Friday, November 25, 2011

Historic Accuracy and a Visit to Normandy

Time for another history lesson, kids! 
But which history?  That is the question.

Today, accompanied by other students and teachers from all over the world, we went to visit the D-Day/WWII Memorial in Caen, located in Normandy.  Just to start, I would like to point out that all of us represented folks coming from France, America, Germany, China, Japan, as well as other countries.  The fact that we were all there, as a collective mass, working our way through the Memorials two sides, one representing “The World Before 1945”, and the other side representing “The World After 1945”, talking in one language but representing so many countries, blew me away.

But what blew me away even more was how much history can change.

Histories can change because of Photoshop-there was a picture of Stalin speaking on a podium, where another important figurehead was completely cut out, in order to improve the usage of the picture for propaganda.

Histories can change because of the “unknowns”: people, places, secret phone conversations, etc. that either “never happened” (but really did), or information withheld for political/media/etc. reasons.  There were many “unknown” people involved in the war, from those who died in the Holocaust, to the fathers of children who were killed in battle before their sons and daughters were old enough to remember them, and freedom fighters whose identities were kept secret because of their religion, to the unidentified soldiers who died in the Normandy battles (not just D-Day, but all of the subsequent battles in Normandy following that day as well) who are now buried in the American Normandy Cemetery, which was given as a piece of property to America from France--this was odd to think that I was "back" in America, seeing French soil that was fought for by so many from all over the world.

Yet most important to the future of the world, histories can change depending on who is passing that history on, as well as who is receiving it.  I was awestruck at the differences between what my classmates and I were taught in school about WWII, about D-Day, and about other events that centered around such a “total war”.  These differences might not be what you think.  I had Japanese students teaching me about the massacres that the Japanese people instilled on the Chinese.  I overheard German students talking about horrific events that the Germans did to one another.  My host mother explained to me that after the war, German soldiers were stuck in France, not knowing what they were fighting for and being in a lost country with no way home, and so becoming their own prisoners in other countries.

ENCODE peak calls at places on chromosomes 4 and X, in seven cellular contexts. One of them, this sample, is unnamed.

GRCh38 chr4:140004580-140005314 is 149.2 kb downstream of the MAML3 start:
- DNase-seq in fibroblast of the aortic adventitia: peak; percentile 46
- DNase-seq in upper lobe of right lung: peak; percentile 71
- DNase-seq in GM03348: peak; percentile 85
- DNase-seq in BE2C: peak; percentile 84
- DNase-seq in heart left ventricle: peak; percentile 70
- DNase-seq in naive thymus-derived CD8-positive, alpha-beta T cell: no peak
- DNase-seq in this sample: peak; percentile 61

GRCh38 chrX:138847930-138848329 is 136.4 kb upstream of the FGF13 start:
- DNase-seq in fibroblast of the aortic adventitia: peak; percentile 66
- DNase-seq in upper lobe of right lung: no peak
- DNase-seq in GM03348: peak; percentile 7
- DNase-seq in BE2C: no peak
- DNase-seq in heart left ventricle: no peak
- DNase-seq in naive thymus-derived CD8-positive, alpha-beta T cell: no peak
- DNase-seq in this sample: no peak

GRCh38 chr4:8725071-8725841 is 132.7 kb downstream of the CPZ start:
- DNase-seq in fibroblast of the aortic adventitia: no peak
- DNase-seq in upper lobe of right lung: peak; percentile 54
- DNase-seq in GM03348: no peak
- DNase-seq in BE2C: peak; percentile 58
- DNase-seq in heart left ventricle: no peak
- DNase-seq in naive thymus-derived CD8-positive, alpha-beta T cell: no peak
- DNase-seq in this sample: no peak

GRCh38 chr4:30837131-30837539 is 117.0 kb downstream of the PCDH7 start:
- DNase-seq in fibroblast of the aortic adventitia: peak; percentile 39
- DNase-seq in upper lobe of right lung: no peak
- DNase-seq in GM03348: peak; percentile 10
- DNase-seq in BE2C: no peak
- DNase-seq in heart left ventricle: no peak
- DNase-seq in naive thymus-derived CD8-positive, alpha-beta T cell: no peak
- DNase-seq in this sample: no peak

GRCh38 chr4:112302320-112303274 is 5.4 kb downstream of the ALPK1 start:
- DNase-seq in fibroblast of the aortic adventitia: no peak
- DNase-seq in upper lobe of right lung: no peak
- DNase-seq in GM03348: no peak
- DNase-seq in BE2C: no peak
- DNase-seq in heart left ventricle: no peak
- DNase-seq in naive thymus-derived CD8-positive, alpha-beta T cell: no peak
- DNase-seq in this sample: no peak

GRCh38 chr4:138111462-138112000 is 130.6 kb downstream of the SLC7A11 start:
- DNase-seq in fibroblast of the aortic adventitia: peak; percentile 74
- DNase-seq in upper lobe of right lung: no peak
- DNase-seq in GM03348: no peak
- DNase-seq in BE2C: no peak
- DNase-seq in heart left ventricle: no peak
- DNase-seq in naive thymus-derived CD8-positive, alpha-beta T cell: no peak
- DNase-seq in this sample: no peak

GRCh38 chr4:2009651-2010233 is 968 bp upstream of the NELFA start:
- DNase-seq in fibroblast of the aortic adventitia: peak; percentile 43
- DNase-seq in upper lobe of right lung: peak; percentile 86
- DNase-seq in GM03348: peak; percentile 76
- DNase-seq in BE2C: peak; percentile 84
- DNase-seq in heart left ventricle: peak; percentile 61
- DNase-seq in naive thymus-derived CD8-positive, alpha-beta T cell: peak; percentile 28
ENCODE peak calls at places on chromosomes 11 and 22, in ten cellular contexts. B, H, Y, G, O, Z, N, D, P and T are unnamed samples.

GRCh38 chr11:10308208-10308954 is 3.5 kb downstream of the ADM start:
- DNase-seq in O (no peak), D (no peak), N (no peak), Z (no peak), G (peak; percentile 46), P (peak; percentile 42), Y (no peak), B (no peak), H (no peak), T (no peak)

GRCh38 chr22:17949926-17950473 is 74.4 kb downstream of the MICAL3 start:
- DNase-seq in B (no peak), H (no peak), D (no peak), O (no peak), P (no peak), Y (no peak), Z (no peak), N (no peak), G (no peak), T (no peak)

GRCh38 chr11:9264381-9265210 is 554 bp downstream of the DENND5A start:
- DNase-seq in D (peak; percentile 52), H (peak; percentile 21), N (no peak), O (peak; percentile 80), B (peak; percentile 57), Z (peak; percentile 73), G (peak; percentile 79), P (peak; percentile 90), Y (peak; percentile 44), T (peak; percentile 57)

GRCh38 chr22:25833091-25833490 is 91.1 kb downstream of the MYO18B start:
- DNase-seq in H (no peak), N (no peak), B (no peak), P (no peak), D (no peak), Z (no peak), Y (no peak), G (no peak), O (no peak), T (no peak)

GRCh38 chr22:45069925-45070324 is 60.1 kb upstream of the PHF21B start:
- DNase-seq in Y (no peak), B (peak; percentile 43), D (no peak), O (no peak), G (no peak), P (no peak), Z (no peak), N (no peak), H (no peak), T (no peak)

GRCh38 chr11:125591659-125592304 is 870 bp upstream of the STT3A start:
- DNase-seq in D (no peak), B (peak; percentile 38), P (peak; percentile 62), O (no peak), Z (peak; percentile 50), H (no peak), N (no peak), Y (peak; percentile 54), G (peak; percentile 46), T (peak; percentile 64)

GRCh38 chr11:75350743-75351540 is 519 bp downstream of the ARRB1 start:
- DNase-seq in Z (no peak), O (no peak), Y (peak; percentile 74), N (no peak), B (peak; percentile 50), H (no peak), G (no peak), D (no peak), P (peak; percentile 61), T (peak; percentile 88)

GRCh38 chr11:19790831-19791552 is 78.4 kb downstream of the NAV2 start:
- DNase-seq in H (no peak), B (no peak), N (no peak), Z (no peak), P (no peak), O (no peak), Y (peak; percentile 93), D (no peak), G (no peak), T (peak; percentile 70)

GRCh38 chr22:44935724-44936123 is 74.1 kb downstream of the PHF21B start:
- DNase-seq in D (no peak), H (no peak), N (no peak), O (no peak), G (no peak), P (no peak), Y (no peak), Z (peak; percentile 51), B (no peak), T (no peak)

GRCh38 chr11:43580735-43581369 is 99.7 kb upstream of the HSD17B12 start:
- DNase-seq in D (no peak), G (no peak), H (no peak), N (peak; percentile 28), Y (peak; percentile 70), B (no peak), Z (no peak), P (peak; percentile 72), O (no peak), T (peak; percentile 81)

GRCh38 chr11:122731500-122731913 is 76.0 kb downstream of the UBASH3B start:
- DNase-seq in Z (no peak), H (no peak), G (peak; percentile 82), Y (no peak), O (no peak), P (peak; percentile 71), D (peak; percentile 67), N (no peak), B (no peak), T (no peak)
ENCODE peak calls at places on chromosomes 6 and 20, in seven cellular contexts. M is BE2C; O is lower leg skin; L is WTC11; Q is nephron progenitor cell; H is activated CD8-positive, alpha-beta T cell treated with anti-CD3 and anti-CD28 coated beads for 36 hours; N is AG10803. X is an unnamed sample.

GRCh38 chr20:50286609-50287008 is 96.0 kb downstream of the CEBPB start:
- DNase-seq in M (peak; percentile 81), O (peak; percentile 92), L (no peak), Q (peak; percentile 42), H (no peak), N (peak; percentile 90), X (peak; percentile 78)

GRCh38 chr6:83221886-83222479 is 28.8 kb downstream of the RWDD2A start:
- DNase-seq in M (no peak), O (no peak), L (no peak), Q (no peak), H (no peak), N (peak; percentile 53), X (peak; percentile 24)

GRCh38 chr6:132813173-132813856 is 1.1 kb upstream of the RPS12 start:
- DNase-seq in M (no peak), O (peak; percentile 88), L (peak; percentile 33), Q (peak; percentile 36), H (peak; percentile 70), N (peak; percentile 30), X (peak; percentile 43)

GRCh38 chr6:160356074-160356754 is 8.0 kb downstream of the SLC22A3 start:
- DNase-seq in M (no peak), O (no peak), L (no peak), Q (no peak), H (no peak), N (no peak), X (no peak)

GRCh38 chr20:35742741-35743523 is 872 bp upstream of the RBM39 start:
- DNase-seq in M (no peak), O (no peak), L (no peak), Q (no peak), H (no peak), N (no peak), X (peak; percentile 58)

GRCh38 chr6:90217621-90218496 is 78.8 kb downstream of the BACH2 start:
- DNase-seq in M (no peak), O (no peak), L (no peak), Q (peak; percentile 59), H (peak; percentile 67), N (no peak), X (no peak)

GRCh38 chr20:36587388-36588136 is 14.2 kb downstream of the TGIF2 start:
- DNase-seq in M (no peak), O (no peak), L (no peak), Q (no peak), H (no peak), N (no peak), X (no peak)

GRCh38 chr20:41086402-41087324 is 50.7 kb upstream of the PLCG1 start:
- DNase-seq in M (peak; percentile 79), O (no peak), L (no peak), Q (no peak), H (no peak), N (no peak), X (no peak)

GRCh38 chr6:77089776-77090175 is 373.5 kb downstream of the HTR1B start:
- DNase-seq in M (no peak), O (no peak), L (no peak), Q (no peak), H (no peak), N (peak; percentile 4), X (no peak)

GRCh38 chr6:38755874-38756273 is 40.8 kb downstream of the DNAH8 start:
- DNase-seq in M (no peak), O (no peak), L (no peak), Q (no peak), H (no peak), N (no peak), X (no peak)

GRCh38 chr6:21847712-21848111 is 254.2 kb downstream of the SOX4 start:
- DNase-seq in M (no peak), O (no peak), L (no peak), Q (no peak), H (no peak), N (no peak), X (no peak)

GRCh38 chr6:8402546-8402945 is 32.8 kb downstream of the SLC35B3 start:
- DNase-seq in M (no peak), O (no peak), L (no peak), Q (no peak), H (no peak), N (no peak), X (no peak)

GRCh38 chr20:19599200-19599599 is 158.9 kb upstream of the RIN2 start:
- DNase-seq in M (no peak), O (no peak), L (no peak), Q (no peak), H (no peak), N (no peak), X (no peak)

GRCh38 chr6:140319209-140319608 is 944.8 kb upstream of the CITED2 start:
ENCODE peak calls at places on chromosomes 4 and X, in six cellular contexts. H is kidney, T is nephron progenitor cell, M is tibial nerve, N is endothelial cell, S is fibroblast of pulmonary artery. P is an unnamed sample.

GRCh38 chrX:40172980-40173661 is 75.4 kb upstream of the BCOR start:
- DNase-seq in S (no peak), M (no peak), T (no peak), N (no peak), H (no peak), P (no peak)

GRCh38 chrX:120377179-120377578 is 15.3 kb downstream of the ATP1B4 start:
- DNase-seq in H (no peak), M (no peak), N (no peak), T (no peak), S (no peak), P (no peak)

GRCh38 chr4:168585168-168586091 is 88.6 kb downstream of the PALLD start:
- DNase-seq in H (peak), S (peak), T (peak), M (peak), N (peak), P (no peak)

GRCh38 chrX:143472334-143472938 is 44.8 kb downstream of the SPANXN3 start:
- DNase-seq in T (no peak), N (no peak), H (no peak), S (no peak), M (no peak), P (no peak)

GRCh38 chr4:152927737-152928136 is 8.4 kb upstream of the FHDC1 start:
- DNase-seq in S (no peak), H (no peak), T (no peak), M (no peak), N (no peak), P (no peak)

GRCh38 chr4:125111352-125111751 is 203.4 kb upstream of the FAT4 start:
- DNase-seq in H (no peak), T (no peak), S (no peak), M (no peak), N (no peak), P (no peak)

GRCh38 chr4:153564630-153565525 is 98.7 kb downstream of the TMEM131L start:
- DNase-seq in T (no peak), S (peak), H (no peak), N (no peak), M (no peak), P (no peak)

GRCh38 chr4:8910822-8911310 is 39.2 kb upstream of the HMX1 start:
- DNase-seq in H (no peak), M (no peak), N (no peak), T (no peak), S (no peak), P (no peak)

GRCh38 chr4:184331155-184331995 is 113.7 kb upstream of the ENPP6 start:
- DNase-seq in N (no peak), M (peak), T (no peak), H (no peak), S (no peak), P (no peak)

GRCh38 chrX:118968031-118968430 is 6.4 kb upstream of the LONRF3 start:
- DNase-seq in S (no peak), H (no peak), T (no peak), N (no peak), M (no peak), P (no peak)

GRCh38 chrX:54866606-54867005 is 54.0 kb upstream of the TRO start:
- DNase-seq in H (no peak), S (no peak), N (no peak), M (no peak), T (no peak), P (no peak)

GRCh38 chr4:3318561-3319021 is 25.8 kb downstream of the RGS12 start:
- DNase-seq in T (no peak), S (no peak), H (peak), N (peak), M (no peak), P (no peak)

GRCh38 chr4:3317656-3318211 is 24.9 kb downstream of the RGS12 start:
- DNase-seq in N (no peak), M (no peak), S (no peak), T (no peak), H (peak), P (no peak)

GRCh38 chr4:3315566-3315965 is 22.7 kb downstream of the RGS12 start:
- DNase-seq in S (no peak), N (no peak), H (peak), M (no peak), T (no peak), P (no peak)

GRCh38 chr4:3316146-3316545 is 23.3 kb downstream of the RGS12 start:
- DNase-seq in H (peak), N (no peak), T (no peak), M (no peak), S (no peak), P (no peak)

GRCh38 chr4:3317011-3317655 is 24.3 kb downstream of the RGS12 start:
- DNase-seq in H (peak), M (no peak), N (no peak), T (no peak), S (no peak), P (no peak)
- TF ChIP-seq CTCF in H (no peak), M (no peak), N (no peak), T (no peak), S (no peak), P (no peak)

But the real kicker here is, I didn’t know about any of it.  Or if I did, I certainly didn’t remember it.  I don’t remember learning about Nankin, or Jews that helped liberate soldiers to return under the wings of Stalin rule, or how Kamikazes were not always volunteers, but oftentimes had their families kidnapped and tortured so that these Japanese pilots would fly themselves into certain death at Pearl Harbor in order for their families to go free.

I don’t remember being taught that.

Please don’t misunderstand my point--this is not a critique about my, or your, educational system.  I am simply making an observation that history is relative and subjective, and today was a prime example of that.  Yet this difference in history was exactly what brought all of the students together, seeing the pictures together, listening to the secret phone conversations together, looking at the graves and asking the same questions to one another over and over again.  This is what brought us together on the Pointe du Hoc, where the Texas Rangers scaled an enormous cliffside just to fight occupying Nazi soldiers, if they made it to the top, while bombs carved out craters of earth from the Normandy countryside.  This is what brought us together on Omaha Beach, with eight countries worth of soldiers fought against the Axis powers. 
Seeing these places, and hearing the differences in histories among us, made me proud to know that I was able to understand more profoundly the causes and consequences that befell everyone who was affected in WWII, especially because I could speak a language that everyone could speak.  

 I urge you, dear reader, to seek out different histories, different accounts of the same events that occurred in humanity, in order to give a better perspective of what might have actually happened.

I follow this blog entry with a few pictures of my experience there, although, as it was for me, these pictures give only a tiny glimpse of the emotions an atmosphere of the beautiful, but sad day in person.  

A letter from a French soldier to his wife-he didn't even know what day it was...

Omaha Beach

Bomb crater at Pointe du Hoc

The cliffs at Pointe du Hoc

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